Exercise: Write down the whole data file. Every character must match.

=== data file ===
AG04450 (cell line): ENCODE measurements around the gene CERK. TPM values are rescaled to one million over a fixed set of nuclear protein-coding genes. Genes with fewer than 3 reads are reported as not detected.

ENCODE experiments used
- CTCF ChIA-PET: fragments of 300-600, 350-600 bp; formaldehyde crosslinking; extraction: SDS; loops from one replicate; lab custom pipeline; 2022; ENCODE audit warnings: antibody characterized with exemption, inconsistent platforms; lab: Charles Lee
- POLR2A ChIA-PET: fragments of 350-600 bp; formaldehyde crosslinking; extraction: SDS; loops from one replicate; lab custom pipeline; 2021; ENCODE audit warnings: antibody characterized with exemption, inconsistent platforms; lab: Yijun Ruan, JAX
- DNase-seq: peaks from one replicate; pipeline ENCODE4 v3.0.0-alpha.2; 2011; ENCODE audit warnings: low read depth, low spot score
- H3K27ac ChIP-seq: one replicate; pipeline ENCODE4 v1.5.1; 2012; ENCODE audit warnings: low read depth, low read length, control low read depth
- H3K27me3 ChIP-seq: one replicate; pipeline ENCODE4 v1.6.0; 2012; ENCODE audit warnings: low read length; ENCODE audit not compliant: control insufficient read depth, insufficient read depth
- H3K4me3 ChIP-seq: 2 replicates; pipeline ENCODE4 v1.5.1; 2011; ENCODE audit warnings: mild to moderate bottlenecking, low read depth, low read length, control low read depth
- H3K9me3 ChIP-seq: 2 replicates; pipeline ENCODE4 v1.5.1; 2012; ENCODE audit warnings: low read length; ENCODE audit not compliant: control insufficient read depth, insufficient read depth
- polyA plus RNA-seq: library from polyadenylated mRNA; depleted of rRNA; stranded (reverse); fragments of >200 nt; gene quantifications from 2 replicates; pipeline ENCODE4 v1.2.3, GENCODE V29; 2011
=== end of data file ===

AG04450 (cell line): ENCODE measurements around the gene CERK. TPM values are rescaled to one million over a fixed set of nuclear protein-coding genes. Genes with fewer than 3 reads are reported as not detected.

ENCODE experiments used
- CTCF ChIA-PET: fragments of 300-600, 350-600 bp; formaldehyde crosslinking; extraction: SDS; loops from one replicate; lab custom pipeline; 2022; ENCODE audit warnings: antibody characterized with exemption, inconsistent platforms; lab: Charles Lee
- POLR2A ChIA-PET: fragments of 350-600 bp; formaldehyde crosslinking; extraction: SDS; loops from one replicate; lab custom pipeline; 2021; ENCODE audit warnings: antibody characterized with exemption, inconsistent platforms; lab: Yijun Ruan, JAX
- DNase-seq: peaks from one replicate; pipeline ENCODE4 v3.0.0-alpha.2; 2011; ENCODE audit warnings: low read depth, low spot score
- H3K27ac ChIP-seq: one replicate; pipeline ENCODE4 v1.5.1; 2012; ENCODE audit warnings: low read depth, low read length, control low read depth
- H3K27me3 ChIP-seq: one replicate; pipeline ENCODE4 v1.6.0; 2012; ENCODE audit warnings: low read length; ENCODE audit not compliant: control insufficient read depth, insufficient read depth
- H3K4me3 ChIP-seq: 2 replicates; pipeline ENCODE4 v1.5.1; 2011; ENCODE audit warnings: mild to moderate bottlenecking, low read depth, low read length, control low read depth
- H3K9me3 ChIP-seq: 2 replicates; pipeline ENCODE4 v1.5.1; 2012; ENCODE audit warnings: low read length; ENCODE audit not compliant: control insufficient read depth, insufficient read depth
- polyA plus RNA-seq: library from polyadenylated mRNA; depleted of rRNA; stranded (reverse); fragments of >200 nt; gene quantifications from 2 replicates; pipeline ENCODE4 v1.2.3, GENCODE V29; 2011